For many who leave America to go abroad, the burden of student loans follows. However, many Black Americans have found a way to pay off their debts due to not having extraneous expenses.
Chicago native Chanell Harris-Smith had always been anxious about her accounts and bills prior to moving to China. “I did find myself no longer shopping at Whole Foods and heading to Aldi, much more. I would sit and do my monthly bills at work and calculate what was going where, down to the penny,” she stated.
Now working as an instructor in Shaoxing, China, Harris-Smith proudly shared that her student loans are automatically deducted from her bank account and she finds no need to check her account for any reason. Her housing and utilities are paid for, and she also receives a card for food expenses which leaves Harris-Smith with the flexibility to enjoy the fruits of her labor. Her situation is radically different to that of the 80,000 Black Chicagoans that have left the city between 2012 and 2016 due to unemployment.
Oftentimes, Black Americans find themselves having a hard time with where to start if they’ve made the transition or how to go about making the move. Katrina Daniels-Samasa, a Detroit native, decided to create a Facebook group where she could showcase her experiences as a Black American living abroad.
“When I moved to the United Arab Emirates (August 2011), one thing that stood out to me was that many people from around the world did not understand how I could be American and not a daughter or granddaughter of African immigrants. Very few understood or knew our history,” she said.
The group has now grown to over 10,000 expats and other Black Americans interested in learning more about life abroad.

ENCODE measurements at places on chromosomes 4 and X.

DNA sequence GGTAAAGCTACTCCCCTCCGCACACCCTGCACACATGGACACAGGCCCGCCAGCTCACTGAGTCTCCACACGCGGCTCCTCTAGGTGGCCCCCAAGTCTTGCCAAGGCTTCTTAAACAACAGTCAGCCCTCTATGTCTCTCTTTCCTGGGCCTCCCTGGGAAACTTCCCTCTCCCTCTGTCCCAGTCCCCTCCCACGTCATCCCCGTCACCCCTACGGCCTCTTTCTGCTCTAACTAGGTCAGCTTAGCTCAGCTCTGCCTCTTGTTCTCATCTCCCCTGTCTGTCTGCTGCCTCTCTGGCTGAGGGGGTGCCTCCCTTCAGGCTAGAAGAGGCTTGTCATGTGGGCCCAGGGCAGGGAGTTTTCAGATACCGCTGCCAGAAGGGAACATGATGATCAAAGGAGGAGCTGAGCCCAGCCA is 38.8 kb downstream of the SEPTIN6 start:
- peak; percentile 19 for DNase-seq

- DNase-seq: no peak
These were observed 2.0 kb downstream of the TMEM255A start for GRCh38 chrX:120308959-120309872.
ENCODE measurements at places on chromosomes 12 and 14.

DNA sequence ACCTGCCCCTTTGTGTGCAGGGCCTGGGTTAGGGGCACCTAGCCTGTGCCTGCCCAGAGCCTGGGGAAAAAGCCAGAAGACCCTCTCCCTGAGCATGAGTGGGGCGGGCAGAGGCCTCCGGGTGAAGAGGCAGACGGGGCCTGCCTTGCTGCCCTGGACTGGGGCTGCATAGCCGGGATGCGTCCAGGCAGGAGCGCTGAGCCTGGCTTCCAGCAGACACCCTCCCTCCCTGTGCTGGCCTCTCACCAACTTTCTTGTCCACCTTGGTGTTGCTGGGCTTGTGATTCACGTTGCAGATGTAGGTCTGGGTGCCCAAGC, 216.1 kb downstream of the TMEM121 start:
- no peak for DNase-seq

Daniels-Samasa also pointed out, “As I began my research, I saw many expat perspectives from a white American point of view or from that of an African, but not one group that was solely for us. I needed a space that culturally catered to me. It is also essential that we note that Black Americans are not a monolith, so even our experiences are varied, based on a myriad of factors.”
In those experiences, all three mirrored the sentiment that when encountering what appeared as racism, it was not as severe or pervasive when compared with the United States.
Bates believed that as a Black man, he is much safer abroad and breathes easier without the constant anxiety of looking over his shoulder. Harris-Smith knows that racism exists in China, but affirms that it’s more the result of ignorance and fewer encounters with Black people. Daniels-Samasa said that being a Black American toughened her skin and that learning to delineate between blatant racism and inquisition is a skill she actively uses in her interactions.
Language barriers and cultural nuances can often be the hardest part of living life abroad. Learning how to navigate in a culture you are not accustomed to is difficult and takes time to become acclimated. Although it is a solution for some Black Americans, to say that all have the same desire, access, or privilege to move abroad ignores and minimizes the need for America to change its value system regarding the treatment of Black Americans at home. It would also negate the constant struggles of native people in foreign lands that do not own a blue passport and must flee while risking their lives for a better quality of life.
About the Author
Imani Bashir is a former sports broadcaster who, after years in media, decided to try her hand as an educator teaching literature abroad. She believes in raising her son as a global citizen and has lived in three countries (Poland — where her son was born — Egypt, and China). She discontinued teaching in a formal classroom setting and is a full-time consultant and writer, currently working on her first memoir about being a traveling first-time mother. Her bylines include The Washington Post, Glamour magazine, The Points Guy, and many more.